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Happy Catholic*

Not always happy but always happy to be Catholic.

Updated: 2018-03-20T10:48:55.912-05:00


Scott couldn't believe they threw Julie overboard, but the sea calmed immediately so he couldn't argue their logic.



The Book of Jonah — it's not just the story of a man and a big fish. We dig deeper into Jonah's story in Episode 178 of A Good Story is Hard to Find podcast. Join us!

Well Said: Unconsciously bearing testimony to God


I maintain that whatever either our lawgivers of philosophers uttered well, they elaborated by finding and contemplating some part of the Word. But since they did not know the whole of the Word, which is Christ, they often contradicted themselves … For all these writers were able to see realities darkly through the sowing of the implanted word that was in them … it was the work of Divine Providence on your behalf, that they, though often unconsciously, bore testimony to what the prophets said regarding one God … It is not, mind you, that we Christians hold the same opinions as your poets, but that all speak in imitation of ours.
St. Justin
More proof that Catholics have long relished looking for God's fingerprints in everything. Love it!

Worth a Thousand Words: A Street in Venice


John Singer Sargent, A Street in Venice

Solemnity of St. Joseph


Good news! NO FASTING on a solemnity. So enjoy a break from your Lenten fasting while giving thanks for St. Joseph. May he help us to all be so self-giving and faithful.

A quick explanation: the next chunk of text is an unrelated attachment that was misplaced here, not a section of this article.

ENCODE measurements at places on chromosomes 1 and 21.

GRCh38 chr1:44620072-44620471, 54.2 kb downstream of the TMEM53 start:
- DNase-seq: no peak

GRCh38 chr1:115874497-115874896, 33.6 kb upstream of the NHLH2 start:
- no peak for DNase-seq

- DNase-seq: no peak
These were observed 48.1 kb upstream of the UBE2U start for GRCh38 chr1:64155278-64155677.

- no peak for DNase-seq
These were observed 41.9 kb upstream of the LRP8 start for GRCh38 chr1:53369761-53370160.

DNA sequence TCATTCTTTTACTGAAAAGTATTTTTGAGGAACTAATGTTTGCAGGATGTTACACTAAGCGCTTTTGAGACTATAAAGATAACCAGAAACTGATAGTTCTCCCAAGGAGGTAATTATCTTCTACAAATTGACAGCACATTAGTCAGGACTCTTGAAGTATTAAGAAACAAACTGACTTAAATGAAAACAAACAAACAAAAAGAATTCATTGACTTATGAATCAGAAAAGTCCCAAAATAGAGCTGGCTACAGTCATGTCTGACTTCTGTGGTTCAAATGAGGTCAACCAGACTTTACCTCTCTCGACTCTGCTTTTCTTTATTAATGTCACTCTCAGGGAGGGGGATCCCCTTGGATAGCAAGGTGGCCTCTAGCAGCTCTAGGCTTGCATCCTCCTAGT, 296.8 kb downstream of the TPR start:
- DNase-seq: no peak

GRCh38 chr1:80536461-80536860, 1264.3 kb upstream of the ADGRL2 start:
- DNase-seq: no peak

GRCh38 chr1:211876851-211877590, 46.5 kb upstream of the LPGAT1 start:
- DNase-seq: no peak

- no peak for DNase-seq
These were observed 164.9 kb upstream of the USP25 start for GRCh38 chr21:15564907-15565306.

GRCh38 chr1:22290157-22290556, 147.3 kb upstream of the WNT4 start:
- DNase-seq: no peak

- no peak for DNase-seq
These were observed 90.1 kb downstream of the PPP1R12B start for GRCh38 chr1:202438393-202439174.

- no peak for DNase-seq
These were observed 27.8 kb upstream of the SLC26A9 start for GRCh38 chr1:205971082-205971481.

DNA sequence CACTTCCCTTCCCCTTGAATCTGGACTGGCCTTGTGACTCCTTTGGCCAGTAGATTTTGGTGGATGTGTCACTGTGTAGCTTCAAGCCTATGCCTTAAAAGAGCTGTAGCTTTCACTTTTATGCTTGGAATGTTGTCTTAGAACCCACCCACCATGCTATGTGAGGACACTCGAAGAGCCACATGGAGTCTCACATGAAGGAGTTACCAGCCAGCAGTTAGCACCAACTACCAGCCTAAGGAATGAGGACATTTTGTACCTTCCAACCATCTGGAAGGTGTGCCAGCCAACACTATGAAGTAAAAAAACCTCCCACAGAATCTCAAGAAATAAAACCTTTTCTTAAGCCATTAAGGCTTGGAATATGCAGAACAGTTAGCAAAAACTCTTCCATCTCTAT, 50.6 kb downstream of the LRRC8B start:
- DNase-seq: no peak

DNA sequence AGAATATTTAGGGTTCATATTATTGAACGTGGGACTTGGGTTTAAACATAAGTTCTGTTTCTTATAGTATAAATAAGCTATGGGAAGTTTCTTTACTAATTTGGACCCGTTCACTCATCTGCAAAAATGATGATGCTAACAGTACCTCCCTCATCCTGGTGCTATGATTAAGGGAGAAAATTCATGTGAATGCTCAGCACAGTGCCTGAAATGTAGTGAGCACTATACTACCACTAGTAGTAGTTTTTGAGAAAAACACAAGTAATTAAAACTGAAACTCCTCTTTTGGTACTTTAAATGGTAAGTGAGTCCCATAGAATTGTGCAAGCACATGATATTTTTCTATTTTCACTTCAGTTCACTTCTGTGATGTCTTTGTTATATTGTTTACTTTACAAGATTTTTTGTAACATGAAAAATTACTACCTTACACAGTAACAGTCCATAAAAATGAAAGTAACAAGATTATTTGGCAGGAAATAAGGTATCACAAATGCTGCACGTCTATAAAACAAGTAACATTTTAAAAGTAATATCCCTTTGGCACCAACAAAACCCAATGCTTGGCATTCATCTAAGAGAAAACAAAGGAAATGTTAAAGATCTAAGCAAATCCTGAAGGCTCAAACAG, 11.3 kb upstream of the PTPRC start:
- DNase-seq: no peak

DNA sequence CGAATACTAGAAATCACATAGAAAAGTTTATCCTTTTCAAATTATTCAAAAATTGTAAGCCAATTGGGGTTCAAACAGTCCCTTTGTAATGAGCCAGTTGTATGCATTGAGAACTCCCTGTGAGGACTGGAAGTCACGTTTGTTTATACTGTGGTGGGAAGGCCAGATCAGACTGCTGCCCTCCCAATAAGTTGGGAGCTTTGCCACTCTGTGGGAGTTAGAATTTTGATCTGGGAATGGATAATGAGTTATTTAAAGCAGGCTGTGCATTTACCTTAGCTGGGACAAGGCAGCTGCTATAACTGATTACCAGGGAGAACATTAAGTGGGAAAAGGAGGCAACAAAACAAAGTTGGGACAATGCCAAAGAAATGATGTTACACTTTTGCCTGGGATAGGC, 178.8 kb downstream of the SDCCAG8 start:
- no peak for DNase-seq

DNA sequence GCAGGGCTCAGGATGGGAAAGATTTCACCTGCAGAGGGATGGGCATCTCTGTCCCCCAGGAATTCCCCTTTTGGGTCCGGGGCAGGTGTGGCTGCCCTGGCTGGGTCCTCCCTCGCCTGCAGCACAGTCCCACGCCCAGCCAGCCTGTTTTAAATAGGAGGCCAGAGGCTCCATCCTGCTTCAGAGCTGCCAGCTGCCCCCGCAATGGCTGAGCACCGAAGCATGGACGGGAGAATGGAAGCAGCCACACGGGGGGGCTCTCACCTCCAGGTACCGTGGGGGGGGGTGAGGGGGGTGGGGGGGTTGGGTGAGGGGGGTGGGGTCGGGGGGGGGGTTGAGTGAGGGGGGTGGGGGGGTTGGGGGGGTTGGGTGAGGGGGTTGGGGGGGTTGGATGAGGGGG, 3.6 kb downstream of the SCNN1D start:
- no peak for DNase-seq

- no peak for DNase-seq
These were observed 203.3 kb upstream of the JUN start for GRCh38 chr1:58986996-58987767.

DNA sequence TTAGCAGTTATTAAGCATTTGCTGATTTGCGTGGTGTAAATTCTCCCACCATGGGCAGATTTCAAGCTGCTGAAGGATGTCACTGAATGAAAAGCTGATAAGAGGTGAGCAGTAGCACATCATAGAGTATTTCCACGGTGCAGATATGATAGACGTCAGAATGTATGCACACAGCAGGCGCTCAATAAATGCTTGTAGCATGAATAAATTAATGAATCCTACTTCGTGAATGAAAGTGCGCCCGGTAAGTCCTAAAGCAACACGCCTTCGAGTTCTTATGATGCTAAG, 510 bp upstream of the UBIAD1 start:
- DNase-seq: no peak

Giuseppe Maria Lo Spagnolo Crespi - Death of Saint Joseph [c.1712]
Via Gandalf's Gallery
The season of Lent is interrupted by the Solemnity of Joseph, Husband of Mary. With the exception of Our Lady, there is no greater saint in Heaven than Saint Joseph. This feast originated in the fifteenth century and was then extended to the whole church in 1621. In 1847 Pope Pius IX named Saint Joseph Patron of the Universal Church. Pope John XXIII had Saint Joseph's name included in the Roman Canon.

Here was an ordinary man to whom God granted extraordinary graces. Joseph was to fulfill a most singular mission in the salvific design of God. He experienced indescribable joys along with the trials of doubt and suffering. We recall his perplexity at the mystery of Mary's conception, at the extreme of material poverty in Bethlehem, at the prophecies of Simeon in the Temple, at the hurried flight into Egypt, at the difficulties of having to live in a foreign land, at the return from Egypt and the threat posed by Archelaus. Joseph proved himself always faithful to the will of God. He showed himself always ready to set aside his own human plans and considerations.